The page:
Last Updated 17/07/2021.
We don’t travel light. We travel with 2 large backpacks, 2 small kids’ backpacks and 2 pieces of adult carry-on luggage, both containing laptops. It’s the absolute maximum we can carry, just within weight limits for planes and our bodies.
Here it all is waiting for a train from Mirissa to Colombo in the early hours of our final Sri Lankan morning. It’s a terrible photo, but you get the idea.
We don’t travel light and, to be honest, we don’t aspire to, we’re perfectly happy with our way, it works.
Sure, some long-term travellers think it’s easier to throw everything into one carry-on backpack. Maybe it saves a few minutes at the airport and certainly saves you a few dollars on budget airlines, but for us, the inconvenience of not having what we need outweighs a money saving here and there.
We’re happy to carry our packs, we like the exercise.
It makes me feel hardcore to carry 20Kg on my back, more with my computer bag and one or both of the kids little packs. I quite like showing how tough I am at 47 years old, a perverse vanity.
Chef loves his big pack, he wouldn’t trade it for anything, so we’re happy travellers.
We don’t have many clothes at all, so what’s taking up all that room?
Travel Light? No Way!
So what’s in there that we can’t do without?
Occasional Use Items
We have a few travel items bought years ago for trekking trips, things like a down sleeping bag, mosquito nets and sheet sleeping bags. We don’t use them all the time, but every now and then we need them. When that happens we’re extremely glad we brought them.
Imagine checking into a guest house in a dengue and malaria area to discover there were no screens. Then imagine your children catching something nasty. You’ll be very glad you had a couple of these plus string and a nail.
Sometimes the sheets aren’t as clean as you’d like and sometimes it gets cold. Sarongs, sheet sleeping bags and down sleeping bags have all been useful.
Now, in London, we’re using them every night, the sleeping bags have saved us buying a duvet, so overall, being prepared has saved us cash.
Add to that torches, head torches, Swiss army knives and sporks. They all come in handy.
The Strange and Unexpected
I carry some bizarre stuff.
Plastic coat hangers and a few pegs. They make drying laundry infinitely easier and really take up no space at all. Many of the places we stay are aimed at backpackers staying 1 or 2 nights and don’t have hangers or wardrobes.
Marmite, tabasco and Earl Grey teabags. Not all the time, but they slip into my pack occasionally.
Mosquito killers. Coils, sprays, plug ins, we’ve carried them all and we’ve certainly needed them. We choose not to use anti malarials, so we don’t muck about with mozzies.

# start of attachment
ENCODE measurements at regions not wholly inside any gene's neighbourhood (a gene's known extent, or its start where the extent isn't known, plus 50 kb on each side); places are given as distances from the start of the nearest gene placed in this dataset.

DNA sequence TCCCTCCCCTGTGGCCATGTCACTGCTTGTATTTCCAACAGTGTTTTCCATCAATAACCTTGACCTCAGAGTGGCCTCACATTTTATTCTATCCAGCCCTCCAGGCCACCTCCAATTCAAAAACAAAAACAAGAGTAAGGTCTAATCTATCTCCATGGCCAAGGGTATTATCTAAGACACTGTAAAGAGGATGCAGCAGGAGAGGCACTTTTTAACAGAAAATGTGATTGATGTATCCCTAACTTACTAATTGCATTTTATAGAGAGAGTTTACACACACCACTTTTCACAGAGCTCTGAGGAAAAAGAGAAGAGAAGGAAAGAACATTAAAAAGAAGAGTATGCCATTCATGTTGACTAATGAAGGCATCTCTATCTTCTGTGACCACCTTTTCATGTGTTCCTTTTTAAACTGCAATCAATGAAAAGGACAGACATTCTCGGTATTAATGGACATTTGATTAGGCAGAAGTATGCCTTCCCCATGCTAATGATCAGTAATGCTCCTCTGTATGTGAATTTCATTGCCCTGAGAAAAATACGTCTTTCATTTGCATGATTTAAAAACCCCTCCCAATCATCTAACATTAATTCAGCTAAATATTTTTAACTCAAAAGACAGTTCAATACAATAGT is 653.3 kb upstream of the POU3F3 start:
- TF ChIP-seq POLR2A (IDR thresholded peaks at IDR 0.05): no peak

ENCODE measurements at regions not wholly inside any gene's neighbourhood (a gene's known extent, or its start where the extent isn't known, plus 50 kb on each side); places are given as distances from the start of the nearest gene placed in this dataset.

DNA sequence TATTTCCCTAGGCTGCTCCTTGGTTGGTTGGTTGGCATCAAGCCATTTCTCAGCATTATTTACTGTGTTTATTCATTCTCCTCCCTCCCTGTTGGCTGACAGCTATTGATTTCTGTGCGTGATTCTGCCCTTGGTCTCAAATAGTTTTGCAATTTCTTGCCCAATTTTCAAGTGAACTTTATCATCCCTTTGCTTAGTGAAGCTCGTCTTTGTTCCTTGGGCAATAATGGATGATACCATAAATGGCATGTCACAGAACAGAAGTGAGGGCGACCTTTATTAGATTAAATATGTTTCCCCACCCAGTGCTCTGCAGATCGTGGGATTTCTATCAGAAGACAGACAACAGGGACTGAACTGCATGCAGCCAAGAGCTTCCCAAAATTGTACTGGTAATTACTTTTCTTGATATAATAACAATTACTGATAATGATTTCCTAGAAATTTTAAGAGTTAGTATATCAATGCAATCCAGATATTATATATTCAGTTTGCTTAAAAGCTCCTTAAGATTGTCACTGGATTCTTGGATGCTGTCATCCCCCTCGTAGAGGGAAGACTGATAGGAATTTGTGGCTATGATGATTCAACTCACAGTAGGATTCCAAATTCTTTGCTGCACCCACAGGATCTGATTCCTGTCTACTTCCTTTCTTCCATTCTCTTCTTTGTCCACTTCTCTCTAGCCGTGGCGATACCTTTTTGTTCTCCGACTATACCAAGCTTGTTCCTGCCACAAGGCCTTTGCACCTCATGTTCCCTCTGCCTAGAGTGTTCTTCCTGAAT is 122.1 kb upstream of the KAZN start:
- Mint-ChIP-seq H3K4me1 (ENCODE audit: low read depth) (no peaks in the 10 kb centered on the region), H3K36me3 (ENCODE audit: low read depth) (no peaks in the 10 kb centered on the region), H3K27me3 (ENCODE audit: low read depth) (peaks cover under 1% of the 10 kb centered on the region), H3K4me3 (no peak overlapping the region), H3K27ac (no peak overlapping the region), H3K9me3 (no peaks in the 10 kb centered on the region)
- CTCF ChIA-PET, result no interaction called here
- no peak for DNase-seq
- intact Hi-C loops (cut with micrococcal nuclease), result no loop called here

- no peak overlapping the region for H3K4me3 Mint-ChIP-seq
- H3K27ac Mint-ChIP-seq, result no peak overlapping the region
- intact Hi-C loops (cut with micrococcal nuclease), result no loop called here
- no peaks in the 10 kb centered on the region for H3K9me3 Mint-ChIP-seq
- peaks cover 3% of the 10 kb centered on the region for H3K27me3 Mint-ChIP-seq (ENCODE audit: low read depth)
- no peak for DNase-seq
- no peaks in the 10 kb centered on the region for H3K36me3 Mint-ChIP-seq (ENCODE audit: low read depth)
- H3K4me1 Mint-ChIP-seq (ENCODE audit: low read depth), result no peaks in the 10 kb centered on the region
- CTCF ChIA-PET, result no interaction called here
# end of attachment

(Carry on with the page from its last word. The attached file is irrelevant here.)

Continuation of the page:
We absolutely could not travel without any of this! Well, maybe not the 2 semi-broken cameras, but I’m waiting for the opportunity to get them fixed.
But I don’t have a hairdryer, I’m proud of that! The ebags packing cubes have been brilliant for carrying leads and chargers, if you click this link and buy a set I make 5c. Yay!
This isn’t all of it!
When we first left home, all we had was two little pouches with a few marbles, bouncy balls and Bakugan. This lot has accumulated over time, we’ve had birthdays, Christmas and once in a lifetime visits like the Harry Potter studios tour forcing us to buy a wand. Plus of course, a few school books, they come and go, as do the reading books, but we always have some along with a big bag of pencils, rulers and all the normal stuff kids need.
I think denying the kids some favourite things would be incredibly mean, I’m happy to carry it for them. Even Boo’s bottle top collection, so yes, it’s essential
Winter Wardrobe and Cruise Upgrades
At the top of the page I said that we had hardly any clothes, well that’s not true any more.
We started out with just tropical gear and a couple of fleeces. We moved from Asia to the UK at Christmas and in the January Arctic Vortex we moved to New York and Canada. We had to buy a few things.
Our 2 Trans Atlantic cruises required a moderate level of tidiness, something beyond flip-flops and baggy fishermen’s pants, so we made a few more purchases.
To offset the new buys a lot of items have worn out, by some miracle, everything still fits in our backpacks.
Three Large Washbags
Everything in those washbags is essential, there’s nothing fancy, not much beyond dental stuff, shampoo miniatures, antiperspirants and shaving gear plus medical kit, supplements, sunblock and bug repellent. Not much takes up a lot of space.
The Problem with Travelling Light, You’re Not Prepared.
All this stuff takes up a lot of space and weighs a ton but for us it’s totally worth carrying, it’s all proved itself or we would have ditched it by now.
It’s absolutely true that whatever you need you can buy locally, but you usually find that you need something right now, not the next time you make it to the shops.
I don’t think it makes any sense to leave stuff at home if you have it already, maybe don’t rush out to buy a sleeping bag, but if you’ve got one, take it, you never know when you’ll need it.
I’m not talking short trips here, if you’ll only be away for a few weeks it’s easy to predict what you’ll need and pack accordingly, I’m talking RTW, long term, go-where-you-please travelling, our favourite sort.
We all have our own ways of doing things, I’m not saying our way is the only way, but it works for us.